The numerous roles that various state-owned organisations in Oman would play in the nation’s recently disclosed mega-scale hydrogen value chain have been described by the Ministry of Energy and Minerals.
In order to fulfil the Omani government’s objective to achieve Net Zero carbon emissions by 2050, the country’s future hydrogen economy is expected to take on a total of four different functions.
The Ministry will take the lead in developing the nation’s green hydrogen strategy and the supporting regulations in its capacity as Policymaker & Regulator.
The recently founded state-owned hydrogen-centric corporation, Hydrogen Oman (Hydrom), a subsidiary of Energy Development Oman, has been given a significant role. In its capacity as “Orchestrator,” Hydrom is responsible for, among other things, managing the common infrastructure, developing and awarding land concessions, coordinating product offtake with investors and markets, coordinating with utilities (power, water, and gas networks), and collaborating with the Public Authority for Special Economic Zones and Free Zones (OPAZ).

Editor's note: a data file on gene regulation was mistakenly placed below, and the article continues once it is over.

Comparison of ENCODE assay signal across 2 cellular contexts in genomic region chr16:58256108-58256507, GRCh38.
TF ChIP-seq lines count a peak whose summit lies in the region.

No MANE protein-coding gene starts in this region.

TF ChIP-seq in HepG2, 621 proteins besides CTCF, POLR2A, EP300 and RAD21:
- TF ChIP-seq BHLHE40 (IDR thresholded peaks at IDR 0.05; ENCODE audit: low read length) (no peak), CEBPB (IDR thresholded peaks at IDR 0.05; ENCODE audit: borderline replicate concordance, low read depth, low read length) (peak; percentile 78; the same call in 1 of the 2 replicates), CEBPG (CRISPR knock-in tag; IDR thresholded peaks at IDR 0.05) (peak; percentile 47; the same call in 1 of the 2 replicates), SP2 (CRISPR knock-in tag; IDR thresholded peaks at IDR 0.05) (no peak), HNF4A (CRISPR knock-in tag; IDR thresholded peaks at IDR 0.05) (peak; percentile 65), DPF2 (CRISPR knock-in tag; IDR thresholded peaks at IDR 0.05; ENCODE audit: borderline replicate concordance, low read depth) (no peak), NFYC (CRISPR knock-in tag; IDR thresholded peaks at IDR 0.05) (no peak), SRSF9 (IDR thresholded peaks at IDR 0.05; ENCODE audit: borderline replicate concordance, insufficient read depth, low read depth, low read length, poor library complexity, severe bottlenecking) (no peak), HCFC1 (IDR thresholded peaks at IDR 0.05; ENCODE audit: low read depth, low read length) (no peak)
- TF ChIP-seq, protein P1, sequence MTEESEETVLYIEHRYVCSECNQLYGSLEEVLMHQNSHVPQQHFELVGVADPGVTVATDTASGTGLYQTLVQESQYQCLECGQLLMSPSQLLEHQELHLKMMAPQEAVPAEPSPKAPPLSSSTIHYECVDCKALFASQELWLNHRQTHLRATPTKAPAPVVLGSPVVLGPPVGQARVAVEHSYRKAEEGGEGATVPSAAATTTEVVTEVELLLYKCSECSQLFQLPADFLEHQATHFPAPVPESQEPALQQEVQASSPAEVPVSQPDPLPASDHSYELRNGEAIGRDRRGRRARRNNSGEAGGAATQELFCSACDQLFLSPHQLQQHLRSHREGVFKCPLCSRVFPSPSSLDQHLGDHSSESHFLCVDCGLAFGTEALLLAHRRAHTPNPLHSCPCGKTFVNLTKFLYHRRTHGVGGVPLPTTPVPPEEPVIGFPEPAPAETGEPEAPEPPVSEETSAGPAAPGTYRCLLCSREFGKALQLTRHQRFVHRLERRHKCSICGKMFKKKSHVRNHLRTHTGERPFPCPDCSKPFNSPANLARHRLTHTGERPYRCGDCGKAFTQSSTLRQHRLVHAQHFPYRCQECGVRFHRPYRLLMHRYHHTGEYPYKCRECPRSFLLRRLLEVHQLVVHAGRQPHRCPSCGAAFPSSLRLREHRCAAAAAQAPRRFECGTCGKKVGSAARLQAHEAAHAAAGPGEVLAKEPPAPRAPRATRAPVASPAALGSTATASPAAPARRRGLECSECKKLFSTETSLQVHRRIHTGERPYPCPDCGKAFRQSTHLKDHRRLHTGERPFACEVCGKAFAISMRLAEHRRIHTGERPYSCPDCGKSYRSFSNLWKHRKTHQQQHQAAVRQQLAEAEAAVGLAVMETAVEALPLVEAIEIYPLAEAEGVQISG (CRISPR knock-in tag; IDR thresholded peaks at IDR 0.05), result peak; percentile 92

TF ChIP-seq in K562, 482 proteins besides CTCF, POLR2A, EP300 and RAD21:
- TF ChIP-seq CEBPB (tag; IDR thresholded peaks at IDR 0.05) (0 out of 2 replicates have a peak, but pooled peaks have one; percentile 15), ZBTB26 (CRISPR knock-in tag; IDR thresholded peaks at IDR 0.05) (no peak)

Hydrom will play a part in the creation and administration of the transportation and storage infrastructure associated with the green hydrogen industry in addition to acting as the “Orchestrator” of the sector.
OQ Networks, which owns and manages the nation’s gas network, Majis Industrial Services (MIS), the state-owned integrated water utility, Marafiq Oman, a centralised utility provider, and Oman Electricity Transmission Company (OETC), a unit of Nama Group, are all expected to play additional roles.
The developer will invest in the upstream renewable energy-based power generation component, the midstream electrolyser facilities, and the downstream production of hydrogen or its derivatives in addition to financing the project. All hydrogen projects created in Oman are anticipated to be represented by the government by OQ Alternative Energy, a completely owned division of OQ Group.
The marine transportation of green ammonia and other hydrogen-based derivatives that will develop from this young business will be handled by Asyad Shipping, a subsidiary of the state-owned Asyad Group.
By 2050, the Ministry projects that cumulative investments in Oman’s green hydrogen economy will amount to over RO 54 billion. This will include the vast sums of expenditures required for the essential infrastructure gear, such as solar panels, wind turbines, electrolysers, derivative synthesis systems, storage, water, transport, and water desalination.
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